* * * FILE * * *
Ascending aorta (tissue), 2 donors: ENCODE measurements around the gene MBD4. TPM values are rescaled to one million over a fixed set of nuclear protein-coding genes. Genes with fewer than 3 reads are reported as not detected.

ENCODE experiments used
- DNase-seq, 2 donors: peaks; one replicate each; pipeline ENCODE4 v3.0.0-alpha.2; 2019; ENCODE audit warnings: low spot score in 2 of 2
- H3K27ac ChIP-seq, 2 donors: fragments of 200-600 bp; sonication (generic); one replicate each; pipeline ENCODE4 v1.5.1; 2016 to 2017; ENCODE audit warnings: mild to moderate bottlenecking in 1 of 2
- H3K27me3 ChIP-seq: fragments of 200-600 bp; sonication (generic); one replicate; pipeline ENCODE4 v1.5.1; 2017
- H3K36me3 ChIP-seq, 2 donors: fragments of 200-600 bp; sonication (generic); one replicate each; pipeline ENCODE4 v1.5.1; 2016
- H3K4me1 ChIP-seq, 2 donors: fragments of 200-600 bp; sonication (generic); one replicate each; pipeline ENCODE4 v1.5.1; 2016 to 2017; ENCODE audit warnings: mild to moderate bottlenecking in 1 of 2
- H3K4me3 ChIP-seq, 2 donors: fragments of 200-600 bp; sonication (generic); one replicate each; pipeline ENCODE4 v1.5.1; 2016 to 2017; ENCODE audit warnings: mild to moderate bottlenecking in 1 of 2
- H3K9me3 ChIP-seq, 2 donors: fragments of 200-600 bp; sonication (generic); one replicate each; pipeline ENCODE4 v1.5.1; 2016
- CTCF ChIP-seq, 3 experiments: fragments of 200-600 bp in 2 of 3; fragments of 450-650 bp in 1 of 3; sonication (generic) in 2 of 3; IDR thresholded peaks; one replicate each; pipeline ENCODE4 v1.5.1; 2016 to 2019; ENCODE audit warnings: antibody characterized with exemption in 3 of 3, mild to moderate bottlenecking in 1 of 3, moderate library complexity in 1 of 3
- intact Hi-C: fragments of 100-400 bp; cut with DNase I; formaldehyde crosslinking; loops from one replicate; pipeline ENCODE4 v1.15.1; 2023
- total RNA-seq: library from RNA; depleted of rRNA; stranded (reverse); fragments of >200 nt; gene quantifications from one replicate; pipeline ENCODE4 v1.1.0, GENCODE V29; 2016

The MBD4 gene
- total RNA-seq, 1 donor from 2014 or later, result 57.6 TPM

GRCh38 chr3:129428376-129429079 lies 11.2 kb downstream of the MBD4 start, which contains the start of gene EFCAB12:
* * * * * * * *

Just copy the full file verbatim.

Ascending aorta (tissue), 2 donors: ENCODE measurements around the gene MBD4. TPM values are rescaled to one million over a fixed set of nuclear protein-coding genes. Genes with fewer than 3 reads are reported as not detected.

ENCODE experiments used
- DNase-seq, 2 donors: peaks; one replicate each; pipeline ENCODE4 v3.0.0-alpha.2; 2019; ENCODE audit warnings: low spot score in 2 of 2
- H3K27ac ChIP-seq, 2 donors: fragments of 200-600 bp; sonication (generic); one replicate each; pipeline ENCODE4 v1.5.1; 2016 to 2017; ENCODE audit warnings: mild to moderate bottlenecking in 1 of 2
- H3K27me3 ChIP-seq: fragments of 200-600 bp; sonication (generic); one replicate; pipeline ENCODE4 v1.5.1; 2017
- H3K36me3 ChIP-seq, 2 donors: fragments of 200-600 bp; sonication (generic); one replicate each; pipeline ENCODE4 v1.5.1; 2016
- H3K4me1 ChIP-seq, 2 donors: fragments of 200-600 bp; sonication (generic); one replicate each; pipeline ENCODE4 v1.5.1; 2016 to 2017; ENCODE audit warnings: mild to moderate bottlenecking in 1 of 2
- H3K4me3 ChIP-seq, 2 donors: fragments of 200-600 bp; sonication (generic); one replicate each; pipeline ENCODE4 v1.5.1; 2016 to 2017; ENCODE audit warnings: mild to moderate bottlenecking in 1 of 2
- H3K9me3 ChIP-seq, 2 donors: fragments of 200-600 bp; sonication (generic); one replicate each; pipeline ENCODE4 v1.5.1; 2016
- CTCF ChIP-seq, 3 experiments: fragments of 200-600 bp in 2 of 3; fragments of 450-650 bp in 1 of 3; sonication (generic) in 2 of 3; IDR thresholded peaks; one replicate each; pipeline ENCODE4 v1.5.1; 2016 to 2019; ENCODE audit warnings: antibody characterized with exemption in 3 of 3, mild to moderate bottlenecking in 1 of 3, moderate library complexity in 1 of 3
- intact Hi-C: fragments of 100-400 bp; cut with DNase I; formaldehyde crosslinking; loops from one replicate; pipeline ENCODE4 v1.15.1; 2023
- total RNA-seq: library from RNA; depleted of rRNA; stranded (reverse); fragments of >200 nt; gene quantifications from one replicate; pipeline ENCODE4 v1.1.0, GENCODE V29; 2016

The MBD4 gene
- total RNA-seq, 1 donor from 2014 or later, result 57.6 TPM

GRCh38 chr3:129428376-129429079 lies 11.2 kb downstream of the MBD4 start, which contains the start of gene EFCAB12: